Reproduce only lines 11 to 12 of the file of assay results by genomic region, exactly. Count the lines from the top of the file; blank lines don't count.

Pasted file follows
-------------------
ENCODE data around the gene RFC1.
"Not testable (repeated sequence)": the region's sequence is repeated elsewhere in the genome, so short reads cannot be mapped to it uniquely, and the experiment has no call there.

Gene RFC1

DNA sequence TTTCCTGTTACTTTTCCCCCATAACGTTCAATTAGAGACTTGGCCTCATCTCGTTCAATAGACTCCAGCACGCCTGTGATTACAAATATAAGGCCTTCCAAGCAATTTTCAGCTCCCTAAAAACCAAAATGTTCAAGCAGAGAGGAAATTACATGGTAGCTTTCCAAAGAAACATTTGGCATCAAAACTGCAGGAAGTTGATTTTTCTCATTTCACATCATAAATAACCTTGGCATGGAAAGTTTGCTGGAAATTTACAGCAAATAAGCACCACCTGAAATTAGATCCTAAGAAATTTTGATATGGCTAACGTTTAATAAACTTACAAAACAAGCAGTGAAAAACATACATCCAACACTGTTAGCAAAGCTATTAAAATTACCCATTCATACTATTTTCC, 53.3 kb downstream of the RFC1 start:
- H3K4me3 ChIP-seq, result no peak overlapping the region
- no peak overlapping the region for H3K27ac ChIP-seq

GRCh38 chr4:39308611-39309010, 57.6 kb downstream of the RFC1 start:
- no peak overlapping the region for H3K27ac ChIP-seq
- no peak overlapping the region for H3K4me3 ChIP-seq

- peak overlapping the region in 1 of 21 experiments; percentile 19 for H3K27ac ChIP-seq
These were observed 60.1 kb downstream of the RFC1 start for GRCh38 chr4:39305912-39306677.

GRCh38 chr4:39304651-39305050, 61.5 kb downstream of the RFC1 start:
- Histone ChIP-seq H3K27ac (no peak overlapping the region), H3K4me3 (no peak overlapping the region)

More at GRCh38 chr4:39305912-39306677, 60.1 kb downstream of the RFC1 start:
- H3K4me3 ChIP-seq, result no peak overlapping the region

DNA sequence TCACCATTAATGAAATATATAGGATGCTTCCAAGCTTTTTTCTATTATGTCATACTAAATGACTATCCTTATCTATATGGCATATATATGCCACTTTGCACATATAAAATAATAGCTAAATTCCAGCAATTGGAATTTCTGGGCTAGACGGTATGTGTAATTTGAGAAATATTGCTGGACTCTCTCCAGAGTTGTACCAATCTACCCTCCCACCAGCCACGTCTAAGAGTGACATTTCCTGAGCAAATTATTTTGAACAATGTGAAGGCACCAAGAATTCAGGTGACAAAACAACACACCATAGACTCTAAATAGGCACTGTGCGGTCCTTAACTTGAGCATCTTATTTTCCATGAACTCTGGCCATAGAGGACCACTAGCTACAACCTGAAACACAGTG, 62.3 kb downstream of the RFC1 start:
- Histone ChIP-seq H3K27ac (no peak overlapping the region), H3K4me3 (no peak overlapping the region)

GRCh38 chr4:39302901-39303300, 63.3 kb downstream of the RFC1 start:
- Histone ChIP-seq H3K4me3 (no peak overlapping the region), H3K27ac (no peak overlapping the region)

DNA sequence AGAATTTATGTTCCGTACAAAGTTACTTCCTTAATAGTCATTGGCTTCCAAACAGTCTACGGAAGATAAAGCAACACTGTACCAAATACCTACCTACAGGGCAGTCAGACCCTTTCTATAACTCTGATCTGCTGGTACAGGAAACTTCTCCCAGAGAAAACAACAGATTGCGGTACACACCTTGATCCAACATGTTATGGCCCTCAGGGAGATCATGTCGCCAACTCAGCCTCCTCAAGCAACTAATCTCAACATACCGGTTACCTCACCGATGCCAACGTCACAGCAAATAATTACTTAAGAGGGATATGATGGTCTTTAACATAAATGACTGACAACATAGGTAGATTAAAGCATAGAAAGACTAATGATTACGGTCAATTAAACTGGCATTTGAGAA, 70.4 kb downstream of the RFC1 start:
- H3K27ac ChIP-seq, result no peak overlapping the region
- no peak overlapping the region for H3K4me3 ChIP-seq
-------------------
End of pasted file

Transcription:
These were observed 60.1 kb downstream of the RFC1 start for GRCh38 chr4:39305912-39306677.

GRCh38 chr4:39304651-39305050, 61.5 kb downstream of the RFC1 start: